Interviews

9 Questions with Jamaican Filmmaker, Justine Henzell

Justine Henzel
Written by Glen Benjamin

We recently caught up with Jamaican filmmaker Justine Henzell as she was getting ready for the Fort Lauderdale Film Festival. (fliff.com) Justine is the daughter of filmmaker Perry Henzel who made the popular Jamaican film “The Harder They Come”.  She is also the chief organizer of the annual Calabash International Literary Festival in Treasure Beach, Jamaica. Her latest film is a documentary titled “Jamaica Arise”. Here is our conversation with Justine Henzell.

Tell us about your background and how did you get started in filmmaking?
I suppose I was born into the world of film as my father Perry Henzell made Jamaica’s first feature film “The Harder They Come” when I was a child. I grew up on film locations and editing room floors.

I worked in other fields and then produced for others for many years but my directorial debut was in 2012 with a documentary co-produced for Jamaica 50 called “One People – The Celebration” with Zachary Harding. 

Your new film Jamaica Arise is focused on the People’s National Party (PNP). What were some of the other reasons you wanted to focus on this Jamaican political party?
As a Jamaican who is concerned about the preservation of our archives and recording of our history being hired by the PNP to document in film the 75 year history of the party gave me a great opportunity to delve the archives both in Jamaica and overseas and also add to them with the interviews recorded for the documentary.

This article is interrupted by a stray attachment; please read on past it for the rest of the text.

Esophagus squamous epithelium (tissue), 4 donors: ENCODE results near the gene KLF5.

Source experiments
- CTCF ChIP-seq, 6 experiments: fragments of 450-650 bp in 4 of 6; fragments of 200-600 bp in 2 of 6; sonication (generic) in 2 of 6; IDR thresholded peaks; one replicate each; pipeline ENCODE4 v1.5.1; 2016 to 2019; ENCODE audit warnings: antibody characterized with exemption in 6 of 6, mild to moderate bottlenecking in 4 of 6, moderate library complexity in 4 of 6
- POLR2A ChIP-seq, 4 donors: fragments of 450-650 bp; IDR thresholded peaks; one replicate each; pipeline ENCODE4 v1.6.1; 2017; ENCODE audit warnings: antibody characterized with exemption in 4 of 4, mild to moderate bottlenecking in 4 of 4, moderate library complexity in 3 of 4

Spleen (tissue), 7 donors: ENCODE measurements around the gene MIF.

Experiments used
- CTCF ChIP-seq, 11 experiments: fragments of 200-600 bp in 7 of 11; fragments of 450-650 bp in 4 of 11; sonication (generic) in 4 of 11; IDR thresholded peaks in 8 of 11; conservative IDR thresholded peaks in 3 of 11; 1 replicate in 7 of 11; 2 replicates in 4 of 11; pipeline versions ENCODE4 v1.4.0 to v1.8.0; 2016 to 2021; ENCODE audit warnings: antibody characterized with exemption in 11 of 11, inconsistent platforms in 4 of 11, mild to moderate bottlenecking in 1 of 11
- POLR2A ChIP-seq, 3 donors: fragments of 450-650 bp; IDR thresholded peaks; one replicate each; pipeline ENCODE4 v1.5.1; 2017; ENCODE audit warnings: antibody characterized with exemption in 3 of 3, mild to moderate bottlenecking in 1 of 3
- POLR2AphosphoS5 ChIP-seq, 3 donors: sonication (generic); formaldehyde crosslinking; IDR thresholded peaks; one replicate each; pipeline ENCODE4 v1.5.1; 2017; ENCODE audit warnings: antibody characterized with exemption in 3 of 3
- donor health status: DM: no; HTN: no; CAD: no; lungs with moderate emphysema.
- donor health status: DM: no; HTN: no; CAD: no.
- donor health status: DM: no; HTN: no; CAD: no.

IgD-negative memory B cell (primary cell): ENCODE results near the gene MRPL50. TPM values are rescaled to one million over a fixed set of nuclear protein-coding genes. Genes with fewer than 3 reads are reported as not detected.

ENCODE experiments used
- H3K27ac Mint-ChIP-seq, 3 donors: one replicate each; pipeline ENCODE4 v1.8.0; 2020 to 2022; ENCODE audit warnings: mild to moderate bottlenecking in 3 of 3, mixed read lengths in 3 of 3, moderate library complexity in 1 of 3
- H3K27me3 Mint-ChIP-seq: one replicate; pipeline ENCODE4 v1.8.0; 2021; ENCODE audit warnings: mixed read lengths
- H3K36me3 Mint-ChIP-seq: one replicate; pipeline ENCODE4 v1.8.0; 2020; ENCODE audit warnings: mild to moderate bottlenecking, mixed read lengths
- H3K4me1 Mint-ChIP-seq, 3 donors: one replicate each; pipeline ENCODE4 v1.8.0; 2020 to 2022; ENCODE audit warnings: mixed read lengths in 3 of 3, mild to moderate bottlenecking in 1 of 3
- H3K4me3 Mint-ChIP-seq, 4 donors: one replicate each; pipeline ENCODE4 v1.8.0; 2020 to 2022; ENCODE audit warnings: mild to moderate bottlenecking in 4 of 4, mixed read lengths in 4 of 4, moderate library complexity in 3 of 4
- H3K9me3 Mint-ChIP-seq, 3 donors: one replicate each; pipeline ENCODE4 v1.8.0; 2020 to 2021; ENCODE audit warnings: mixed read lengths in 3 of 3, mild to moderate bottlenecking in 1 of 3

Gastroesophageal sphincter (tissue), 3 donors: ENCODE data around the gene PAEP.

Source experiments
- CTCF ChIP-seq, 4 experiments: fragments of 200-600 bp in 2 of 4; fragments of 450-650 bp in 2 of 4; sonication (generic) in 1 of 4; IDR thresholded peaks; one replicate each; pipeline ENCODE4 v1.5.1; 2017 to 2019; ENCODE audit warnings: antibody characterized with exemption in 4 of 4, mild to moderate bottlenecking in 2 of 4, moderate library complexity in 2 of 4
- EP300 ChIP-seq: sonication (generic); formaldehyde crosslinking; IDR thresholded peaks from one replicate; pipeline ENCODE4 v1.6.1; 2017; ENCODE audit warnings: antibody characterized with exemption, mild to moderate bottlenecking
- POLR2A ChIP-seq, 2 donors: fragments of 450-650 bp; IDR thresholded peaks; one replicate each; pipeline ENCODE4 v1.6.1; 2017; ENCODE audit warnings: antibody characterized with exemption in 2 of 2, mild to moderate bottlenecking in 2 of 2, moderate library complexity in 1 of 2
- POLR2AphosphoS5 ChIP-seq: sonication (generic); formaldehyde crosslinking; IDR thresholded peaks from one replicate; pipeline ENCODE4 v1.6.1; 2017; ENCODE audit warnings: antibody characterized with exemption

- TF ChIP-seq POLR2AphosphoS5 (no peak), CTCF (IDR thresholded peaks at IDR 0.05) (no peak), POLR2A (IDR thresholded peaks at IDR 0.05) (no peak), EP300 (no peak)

What are some of the things you have learned about the People’s National Party (PNP) since doing this film?
I learnt about the conditions of Jamaica in 1938 which led to the formation of the PNP and developed a better understanding of the struggle for universal adult sufferage and independence.

What was your biggest challenge making this documentary?
Funding is always a challenge in the arts, but for documentary it is especially hard as unfortunately they tend not to be money making ventures.

What you want the audiences to say after leaving your films?
That they learnt something new about a subject they already thought they knew all about.

What is your next project?
Another documentary rooted in an aspect of Jamaica’s cultural history.

What advice do you have for young filmmakers?
Don’t try to do it all alone. You are probably not the best screenwriter/director/producer/cameraman/editor and actor all in one. Get help. Take advice.

Your favorite Jamaican food is…
Ackee and saltfish with roast breadfruit

Seven day, six night, all expense paid, my vacation destination is…
Jakes in Treasure Beach

Thanks for the interview any closing thoughts for visitors to Jamaicans.com?
Subscribe to the jamaicans.com email newsletter because i have found it to be a great resource for learning about all things Jamaican.

You can see the documentary Jamaica Arise at the Fort Lauderdale Film Festival on November 12, 2016 at 10:30am – Savor Cinema, Ft. Lauderdale and November 12, 2016 at 9:00pm Cinema Paradiso, Hollywood. Visit FLiff.com for additional details and to purchase your tickets online. 

About the author

Glen Benjamin

I strongly believe there are 3 sides to every story. Telling each side is the challenge.

Darkness cannot drive out darkness; only light can do that. Hate cannot drive out hate; only love can do that - Martin Luther King